Individuals acknowledge the importance of engaging in virtuous behaviors, but find them difficult. Past research suggests that a distant-future focus may result in more commitment.
This research demonstrates that, for certain consumers, distant-future execution timing may discourage commitment. Specifically, whereas low self-control consumers are indeed more likely to commit to distant-future behaviors, high self-control consumers are more likely to commit to near-future behaviors. This is demonstrated when commitment does not hold a cost (study 1), but also when it does (study 2).
Consumers’ time availability certainty underlies the effect: Low self-control consumers feel more certain that in the distant future they will be able to identify the time necessary to fulfill their commitments, whereas high self-control consumers feel more certain regarding their ability to identify their available time in the near future (studies 3a–3b).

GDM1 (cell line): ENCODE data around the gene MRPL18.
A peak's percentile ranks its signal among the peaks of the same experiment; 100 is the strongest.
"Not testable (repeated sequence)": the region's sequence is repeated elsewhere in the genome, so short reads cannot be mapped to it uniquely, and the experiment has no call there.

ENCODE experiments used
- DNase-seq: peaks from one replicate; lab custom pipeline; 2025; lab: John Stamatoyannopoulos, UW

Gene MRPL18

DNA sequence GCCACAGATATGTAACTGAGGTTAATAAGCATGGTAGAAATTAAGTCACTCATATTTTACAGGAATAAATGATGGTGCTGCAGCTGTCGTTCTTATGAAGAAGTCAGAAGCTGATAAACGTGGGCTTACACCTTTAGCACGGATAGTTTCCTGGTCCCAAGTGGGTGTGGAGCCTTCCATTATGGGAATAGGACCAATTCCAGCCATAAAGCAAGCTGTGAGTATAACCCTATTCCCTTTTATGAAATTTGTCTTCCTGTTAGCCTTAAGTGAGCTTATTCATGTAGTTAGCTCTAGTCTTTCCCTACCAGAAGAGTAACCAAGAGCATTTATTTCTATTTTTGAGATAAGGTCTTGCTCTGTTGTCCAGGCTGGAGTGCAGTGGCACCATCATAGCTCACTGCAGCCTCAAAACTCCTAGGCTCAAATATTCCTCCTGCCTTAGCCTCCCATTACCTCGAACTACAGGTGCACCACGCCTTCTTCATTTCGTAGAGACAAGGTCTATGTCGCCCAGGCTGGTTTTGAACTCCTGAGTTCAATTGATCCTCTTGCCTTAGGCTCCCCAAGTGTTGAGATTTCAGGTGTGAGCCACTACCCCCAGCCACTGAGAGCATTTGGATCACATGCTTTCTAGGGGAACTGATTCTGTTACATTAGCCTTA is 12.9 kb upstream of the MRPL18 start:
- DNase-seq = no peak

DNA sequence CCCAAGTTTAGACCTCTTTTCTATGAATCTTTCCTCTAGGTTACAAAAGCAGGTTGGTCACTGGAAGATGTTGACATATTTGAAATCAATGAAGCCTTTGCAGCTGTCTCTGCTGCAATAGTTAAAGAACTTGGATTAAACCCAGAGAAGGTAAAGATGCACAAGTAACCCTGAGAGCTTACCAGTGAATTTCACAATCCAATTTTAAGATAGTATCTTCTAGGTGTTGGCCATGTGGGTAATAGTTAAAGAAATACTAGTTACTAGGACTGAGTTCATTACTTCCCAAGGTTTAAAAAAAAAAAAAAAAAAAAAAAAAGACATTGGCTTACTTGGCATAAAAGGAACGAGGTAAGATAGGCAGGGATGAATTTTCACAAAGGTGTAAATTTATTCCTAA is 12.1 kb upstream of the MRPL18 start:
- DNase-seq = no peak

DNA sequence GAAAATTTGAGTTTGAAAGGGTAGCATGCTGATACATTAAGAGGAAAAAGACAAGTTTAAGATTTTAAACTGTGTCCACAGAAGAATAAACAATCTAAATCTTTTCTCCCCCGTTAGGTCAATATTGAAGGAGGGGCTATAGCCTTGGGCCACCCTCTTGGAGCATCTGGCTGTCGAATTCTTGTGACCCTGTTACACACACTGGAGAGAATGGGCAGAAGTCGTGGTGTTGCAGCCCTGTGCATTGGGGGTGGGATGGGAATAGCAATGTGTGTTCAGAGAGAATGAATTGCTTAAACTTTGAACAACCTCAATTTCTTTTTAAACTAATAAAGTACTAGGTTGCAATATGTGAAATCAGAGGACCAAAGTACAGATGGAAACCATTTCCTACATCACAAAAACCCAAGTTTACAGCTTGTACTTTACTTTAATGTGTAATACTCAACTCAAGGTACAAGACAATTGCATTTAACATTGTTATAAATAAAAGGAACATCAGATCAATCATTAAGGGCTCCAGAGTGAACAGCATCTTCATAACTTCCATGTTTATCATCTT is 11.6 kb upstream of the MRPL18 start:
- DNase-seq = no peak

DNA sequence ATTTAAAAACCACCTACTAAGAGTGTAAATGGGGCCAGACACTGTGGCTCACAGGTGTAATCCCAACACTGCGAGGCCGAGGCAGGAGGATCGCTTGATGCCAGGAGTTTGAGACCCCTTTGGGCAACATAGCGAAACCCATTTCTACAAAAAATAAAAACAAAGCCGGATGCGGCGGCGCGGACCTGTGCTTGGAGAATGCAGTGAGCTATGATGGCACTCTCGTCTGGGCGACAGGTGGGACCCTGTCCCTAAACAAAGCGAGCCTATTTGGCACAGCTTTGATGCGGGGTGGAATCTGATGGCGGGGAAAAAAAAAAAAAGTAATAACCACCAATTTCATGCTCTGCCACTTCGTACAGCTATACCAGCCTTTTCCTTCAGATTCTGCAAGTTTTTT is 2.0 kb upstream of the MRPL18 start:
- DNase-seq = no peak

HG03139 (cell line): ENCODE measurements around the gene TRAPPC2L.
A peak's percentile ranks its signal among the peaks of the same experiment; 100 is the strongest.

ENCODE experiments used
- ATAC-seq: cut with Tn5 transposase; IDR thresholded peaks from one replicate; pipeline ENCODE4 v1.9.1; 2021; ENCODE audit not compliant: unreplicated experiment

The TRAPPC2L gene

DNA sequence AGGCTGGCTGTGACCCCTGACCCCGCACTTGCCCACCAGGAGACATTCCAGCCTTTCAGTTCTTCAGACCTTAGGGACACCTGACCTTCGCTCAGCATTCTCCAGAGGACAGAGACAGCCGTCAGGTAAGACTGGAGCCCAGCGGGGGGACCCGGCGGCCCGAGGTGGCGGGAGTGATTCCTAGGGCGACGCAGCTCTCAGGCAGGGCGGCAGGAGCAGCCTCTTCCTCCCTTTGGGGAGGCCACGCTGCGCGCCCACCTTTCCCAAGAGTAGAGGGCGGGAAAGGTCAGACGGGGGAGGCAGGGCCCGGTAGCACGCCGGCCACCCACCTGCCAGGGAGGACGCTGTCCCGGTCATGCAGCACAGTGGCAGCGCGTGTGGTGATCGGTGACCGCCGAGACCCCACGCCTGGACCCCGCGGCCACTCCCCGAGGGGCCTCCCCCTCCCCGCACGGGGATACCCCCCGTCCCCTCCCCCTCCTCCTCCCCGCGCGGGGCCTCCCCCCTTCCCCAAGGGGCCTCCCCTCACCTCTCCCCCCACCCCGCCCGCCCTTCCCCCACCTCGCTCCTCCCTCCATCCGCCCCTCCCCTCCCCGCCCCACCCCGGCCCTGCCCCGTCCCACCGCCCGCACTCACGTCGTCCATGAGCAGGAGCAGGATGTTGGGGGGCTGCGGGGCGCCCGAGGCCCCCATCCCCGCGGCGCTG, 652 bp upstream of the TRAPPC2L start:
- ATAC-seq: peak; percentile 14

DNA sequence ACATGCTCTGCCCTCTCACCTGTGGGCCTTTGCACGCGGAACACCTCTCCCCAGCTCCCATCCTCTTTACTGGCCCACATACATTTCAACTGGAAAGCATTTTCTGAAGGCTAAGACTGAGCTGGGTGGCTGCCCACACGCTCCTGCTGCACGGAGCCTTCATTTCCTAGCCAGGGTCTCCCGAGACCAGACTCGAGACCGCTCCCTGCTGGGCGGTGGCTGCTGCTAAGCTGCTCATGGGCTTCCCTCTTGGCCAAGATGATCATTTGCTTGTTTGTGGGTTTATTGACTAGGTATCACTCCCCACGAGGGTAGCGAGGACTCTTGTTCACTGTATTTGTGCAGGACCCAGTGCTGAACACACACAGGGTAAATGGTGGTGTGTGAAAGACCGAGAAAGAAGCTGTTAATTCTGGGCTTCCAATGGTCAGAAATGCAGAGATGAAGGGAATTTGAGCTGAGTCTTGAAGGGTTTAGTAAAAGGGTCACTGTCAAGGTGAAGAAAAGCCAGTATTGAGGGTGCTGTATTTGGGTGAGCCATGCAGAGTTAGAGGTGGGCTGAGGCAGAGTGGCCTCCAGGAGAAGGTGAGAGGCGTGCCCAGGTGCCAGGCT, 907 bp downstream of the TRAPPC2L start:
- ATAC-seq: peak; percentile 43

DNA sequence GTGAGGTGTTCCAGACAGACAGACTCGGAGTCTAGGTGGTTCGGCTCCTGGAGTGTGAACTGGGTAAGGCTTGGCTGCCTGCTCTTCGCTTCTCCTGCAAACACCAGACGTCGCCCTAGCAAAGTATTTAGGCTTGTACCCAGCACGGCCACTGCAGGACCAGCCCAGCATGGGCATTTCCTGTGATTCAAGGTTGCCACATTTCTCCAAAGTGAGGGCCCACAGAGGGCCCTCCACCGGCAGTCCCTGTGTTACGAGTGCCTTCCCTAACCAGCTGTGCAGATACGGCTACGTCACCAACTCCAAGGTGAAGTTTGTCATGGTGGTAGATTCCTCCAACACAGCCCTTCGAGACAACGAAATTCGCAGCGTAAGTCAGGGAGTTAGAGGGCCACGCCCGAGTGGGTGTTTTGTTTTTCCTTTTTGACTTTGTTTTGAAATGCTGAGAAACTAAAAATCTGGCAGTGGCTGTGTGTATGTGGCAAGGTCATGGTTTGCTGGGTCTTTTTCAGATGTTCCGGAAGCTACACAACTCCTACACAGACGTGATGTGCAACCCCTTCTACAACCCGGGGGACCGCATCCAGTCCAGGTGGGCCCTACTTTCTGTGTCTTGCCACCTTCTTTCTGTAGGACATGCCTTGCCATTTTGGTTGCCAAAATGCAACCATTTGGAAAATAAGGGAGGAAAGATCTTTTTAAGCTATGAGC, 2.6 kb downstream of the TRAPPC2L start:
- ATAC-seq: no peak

The effect is shown to occur only when the commitment’s time of execution reflects different levels of time concreteness: The effect is eliminated among consumers who perceive the near and distant future as equally concrete or abstract (study 4).